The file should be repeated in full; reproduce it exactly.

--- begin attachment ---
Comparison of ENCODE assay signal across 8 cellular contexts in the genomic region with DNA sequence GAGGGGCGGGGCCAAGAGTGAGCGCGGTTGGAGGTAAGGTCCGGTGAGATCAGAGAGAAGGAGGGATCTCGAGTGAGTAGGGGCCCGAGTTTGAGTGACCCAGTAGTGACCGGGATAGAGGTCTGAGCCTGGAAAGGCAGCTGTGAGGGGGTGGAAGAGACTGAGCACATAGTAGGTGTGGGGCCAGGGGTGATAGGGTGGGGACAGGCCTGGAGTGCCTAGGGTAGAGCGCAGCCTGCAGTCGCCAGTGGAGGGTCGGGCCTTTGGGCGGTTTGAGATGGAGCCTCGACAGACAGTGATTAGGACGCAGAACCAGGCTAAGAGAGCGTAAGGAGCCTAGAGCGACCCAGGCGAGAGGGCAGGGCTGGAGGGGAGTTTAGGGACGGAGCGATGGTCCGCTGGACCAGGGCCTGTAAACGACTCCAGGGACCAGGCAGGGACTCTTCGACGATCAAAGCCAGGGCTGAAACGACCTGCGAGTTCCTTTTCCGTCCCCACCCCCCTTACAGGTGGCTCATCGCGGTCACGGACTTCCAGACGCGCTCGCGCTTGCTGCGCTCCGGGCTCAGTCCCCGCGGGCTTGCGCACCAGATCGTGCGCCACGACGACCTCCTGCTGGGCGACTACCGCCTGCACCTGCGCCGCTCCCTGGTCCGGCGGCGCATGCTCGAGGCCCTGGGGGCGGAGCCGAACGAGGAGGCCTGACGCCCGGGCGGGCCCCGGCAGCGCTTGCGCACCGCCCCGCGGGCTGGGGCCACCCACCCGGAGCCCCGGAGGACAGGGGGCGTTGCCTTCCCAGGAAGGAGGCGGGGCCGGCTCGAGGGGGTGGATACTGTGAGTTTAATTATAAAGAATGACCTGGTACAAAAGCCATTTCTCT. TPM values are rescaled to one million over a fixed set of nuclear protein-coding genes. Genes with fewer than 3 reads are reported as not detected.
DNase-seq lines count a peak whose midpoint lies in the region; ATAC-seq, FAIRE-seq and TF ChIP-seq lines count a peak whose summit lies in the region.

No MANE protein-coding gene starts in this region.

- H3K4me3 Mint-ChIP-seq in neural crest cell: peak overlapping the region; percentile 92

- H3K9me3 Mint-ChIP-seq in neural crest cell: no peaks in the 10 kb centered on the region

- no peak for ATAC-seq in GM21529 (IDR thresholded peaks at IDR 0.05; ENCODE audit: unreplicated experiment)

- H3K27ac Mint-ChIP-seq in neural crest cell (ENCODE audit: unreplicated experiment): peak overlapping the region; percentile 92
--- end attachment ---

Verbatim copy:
Comparison of ENCODE assay signal across 8 cellular contexts in the genomic region with DNA sequence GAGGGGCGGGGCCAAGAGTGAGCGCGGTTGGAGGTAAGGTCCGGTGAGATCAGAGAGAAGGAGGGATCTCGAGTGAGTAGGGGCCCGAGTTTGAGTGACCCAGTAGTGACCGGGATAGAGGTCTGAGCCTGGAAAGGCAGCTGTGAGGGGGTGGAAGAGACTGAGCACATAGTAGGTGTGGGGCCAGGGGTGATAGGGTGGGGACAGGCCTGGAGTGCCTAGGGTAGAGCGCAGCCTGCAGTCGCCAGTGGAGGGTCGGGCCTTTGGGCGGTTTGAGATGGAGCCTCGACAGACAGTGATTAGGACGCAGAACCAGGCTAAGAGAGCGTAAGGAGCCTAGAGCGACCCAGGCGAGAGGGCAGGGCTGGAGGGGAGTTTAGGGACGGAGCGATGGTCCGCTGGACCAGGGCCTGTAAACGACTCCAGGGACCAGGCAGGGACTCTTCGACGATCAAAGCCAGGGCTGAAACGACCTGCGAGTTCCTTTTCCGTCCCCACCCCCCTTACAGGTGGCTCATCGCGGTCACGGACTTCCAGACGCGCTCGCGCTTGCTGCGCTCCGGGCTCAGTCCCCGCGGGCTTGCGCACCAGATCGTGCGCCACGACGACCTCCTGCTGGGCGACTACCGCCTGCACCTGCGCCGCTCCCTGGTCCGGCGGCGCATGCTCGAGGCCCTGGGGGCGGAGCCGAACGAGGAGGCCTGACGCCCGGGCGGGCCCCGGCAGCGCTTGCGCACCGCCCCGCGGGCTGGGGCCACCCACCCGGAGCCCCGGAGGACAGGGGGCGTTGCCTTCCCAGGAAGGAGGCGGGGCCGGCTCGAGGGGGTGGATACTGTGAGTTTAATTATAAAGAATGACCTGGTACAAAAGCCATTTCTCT. TPM values are rescaled to one million over a fixed set of nuclear protein-coding genes. Genes with fewer than 3 reads are reported as not detected.
DNase-seq lines count a peak whose midpoint lies in the region; ATAC-seq, FAIRE-seq and TF ChIP-seq lines count a peak whose summit lies in the region.

No MANE protein-coding gene starts in this region.

- H3K4me3 Mint-ChIP-seq in neural crest cell: peak overlapping the region; percentile 92

- H3K9me3 Mint-ChIP-seq in neural crest cell: no peaks in the 10 kb centered on the region

- no peak for ATAC-seq in GM21529 (IDR thresholded peaks at IDR 0.05; ENCODE audit: unreplicated experiment)

- H3K27ac Mint-ChIP-seq in neural crest cell (ENCODE audit: unreplicated experiment): peak overlapping the region; percentile 92